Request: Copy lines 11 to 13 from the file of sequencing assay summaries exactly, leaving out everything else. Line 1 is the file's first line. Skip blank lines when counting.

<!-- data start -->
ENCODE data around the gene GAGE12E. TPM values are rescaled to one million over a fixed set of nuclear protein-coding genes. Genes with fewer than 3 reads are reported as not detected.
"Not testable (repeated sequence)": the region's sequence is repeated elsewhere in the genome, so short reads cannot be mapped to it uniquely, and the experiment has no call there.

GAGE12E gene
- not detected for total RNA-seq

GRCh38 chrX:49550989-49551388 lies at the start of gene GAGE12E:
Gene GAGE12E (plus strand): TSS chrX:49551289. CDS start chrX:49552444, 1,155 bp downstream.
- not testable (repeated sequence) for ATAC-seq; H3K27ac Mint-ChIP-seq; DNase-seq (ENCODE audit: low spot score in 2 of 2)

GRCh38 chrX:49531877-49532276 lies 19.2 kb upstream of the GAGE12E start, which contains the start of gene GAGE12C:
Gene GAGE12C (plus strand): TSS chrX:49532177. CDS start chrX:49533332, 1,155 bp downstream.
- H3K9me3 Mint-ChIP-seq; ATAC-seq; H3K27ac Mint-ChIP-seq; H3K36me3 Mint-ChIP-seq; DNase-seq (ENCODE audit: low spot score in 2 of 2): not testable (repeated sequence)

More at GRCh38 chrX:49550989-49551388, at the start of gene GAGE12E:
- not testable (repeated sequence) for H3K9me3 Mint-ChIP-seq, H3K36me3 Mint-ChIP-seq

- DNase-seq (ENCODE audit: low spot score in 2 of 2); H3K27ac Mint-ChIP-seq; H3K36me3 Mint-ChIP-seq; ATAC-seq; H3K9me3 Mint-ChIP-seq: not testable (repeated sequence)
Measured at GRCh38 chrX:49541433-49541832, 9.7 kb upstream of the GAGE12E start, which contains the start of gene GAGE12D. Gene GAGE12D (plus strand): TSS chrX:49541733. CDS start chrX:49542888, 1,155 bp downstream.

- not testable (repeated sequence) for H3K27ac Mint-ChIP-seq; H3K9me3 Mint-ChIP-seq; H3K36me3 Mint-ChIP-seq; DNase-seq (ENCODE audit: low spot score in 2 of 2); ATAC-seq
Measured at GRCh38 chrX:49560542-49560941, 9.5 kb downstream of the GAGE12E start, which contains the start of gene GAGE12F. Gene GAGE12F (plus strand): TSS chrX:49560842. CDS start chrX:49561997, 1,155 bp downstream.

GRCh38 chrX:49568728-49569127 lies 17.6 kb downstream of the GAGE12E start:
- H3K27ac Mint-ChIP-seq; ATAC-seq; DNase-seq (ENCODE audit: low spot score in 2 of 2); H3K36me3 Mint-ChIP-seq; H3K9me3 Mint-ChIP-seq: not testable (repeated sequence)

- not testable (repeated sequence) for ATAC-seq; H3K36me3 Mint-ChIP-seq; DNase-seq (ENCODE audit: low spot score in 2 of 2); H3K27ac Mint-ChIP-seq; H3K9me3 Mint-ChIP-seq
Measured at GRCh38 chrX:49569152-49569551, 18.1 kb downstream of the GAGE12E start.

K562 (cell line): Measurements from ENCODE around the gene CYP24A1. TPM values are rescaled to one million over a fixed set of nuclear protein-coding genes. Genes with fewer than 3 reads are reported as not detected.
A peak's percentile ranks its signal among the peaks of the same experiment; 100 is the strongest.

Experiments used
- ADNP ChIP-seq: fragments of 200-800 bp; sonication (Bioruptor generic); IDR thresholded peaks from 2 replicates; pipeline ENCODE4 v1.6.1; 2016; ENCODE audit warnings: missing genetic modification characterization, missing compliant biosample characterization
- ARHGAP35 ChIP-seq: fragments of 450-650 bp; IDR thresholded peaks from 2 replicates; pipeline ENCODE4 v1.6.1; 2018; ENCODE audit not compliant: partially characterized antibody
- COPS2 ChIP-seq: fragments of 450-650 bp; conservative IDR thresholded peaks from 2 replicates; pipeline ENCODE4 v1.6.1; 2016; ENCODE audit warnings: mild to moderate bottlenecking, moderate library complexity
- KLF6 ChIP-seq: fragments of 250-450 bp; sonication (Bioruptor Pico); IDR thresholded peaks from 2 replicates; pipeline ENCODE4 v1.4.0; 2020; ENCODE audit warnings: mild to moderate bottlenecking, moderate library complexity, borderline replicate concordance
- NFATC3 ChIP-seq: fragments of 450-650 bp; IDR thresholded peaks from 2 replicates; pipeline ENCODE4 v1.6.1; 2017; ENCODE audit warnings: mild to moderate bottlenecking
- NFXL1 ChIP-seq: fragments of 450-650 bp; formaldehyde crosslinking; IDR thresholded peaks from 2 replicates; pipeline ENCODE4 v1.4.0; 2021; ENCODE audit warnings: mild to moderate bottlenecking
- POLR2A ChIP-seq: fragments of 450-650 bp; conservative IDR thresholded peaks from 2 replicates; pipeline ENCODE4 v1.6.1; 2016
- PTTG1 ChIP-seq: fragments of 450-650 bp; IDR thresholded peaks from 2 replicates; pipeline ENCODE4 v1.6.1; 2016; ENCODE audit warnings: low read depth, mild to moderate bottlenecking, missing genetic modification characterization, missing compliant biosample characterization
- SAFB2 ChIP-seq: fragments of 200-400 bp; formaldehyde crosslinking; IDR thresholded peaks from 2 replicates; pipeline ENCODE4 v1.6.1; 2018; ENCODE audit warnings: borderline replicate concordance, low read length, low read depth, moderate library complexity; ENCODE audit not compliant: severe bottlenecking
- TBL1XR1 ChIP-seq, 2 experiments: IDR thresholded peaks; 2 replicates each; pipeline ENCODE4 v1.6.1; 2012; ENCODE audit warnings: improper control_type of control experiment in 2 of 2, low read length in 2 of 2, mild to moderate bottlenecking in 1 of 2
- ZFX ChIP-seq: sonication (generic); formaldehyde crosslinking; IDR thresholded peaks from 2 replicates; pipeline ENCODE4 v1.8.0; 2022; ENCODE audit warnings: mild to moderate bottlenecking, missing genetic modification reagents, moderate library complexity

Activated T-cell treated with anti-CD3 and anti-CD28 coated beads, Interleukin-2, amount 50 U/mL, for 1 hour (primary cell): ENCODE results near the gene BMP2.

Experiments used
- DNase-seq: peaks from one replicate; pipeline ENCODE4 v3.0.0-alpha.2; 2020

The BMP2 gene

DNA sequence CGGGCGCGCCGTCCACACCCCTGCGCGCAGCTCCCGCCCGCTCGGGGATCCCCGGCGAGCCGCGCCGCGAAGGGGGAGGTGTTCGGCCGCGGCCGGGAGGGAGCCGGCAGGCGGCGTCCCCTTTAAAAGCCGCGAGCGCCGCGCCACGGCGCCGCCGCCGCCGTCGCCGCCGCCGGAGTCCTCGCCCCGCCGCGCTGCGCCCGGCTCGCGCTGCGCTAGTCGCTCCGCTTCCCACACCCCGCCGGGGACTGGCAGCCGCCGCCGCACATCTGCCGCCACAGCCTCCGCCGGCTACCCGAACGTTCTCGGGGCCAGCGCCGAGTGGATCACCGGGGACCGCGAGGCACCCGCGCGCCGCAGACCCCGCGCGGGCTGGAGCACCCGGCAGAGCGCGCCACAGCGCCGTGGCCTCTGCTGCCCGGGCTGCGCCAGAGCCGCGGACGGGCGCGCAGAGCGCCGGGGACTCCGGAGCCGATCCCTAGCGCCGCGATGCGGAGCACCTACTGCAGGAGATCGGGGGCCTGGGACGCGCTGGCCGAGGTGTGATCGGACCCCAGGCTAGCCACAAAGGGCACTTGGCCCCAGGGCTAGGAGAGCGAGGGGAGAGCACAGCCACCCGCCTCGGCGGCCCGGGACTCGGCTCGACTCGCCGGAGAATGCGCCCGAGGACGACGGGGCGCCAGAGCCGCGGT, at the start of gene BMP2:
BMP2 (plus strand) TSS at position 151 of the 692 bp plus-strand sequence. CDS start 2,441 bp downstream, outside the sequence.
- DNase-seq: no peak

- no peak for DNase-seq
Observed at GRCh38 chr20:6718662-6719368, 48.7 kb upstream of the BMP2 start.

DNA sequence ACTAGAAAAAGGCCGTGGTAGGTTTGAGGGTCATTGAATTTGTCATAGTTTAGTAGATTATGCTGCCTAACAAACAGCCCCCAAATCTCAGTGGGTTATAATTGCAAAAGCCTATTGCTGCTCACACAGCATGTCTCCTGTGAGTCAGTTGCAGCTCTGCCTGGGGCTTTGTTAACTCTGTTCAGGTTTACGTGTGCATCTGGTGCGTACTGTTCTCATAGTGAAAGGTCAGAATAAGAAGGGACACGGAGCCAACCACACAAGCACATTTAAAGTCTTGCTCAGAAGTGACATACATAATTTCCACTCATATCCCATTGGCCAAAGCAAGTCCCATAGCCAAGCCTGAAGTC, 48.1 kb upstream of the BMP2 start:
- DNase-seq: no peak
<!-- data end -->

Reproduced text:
More at GRCh38 chrX:49550989-49551388, at the start of gene GAGE12E:
- not testable (repeated sequence) for H3K9me3 Mint-ChIP-seq, H3K36me3 Mint-ChIP-seq

- DNase-seq (ENCODE audit: low spot score in 2 of 2); H3K27ac Mint-ChIP-seq; H3K36me3 Mint-ChIP-seq; ATAC-seq; H3K9me3 Mint-ChIP-seq: not testable (repeated sequence)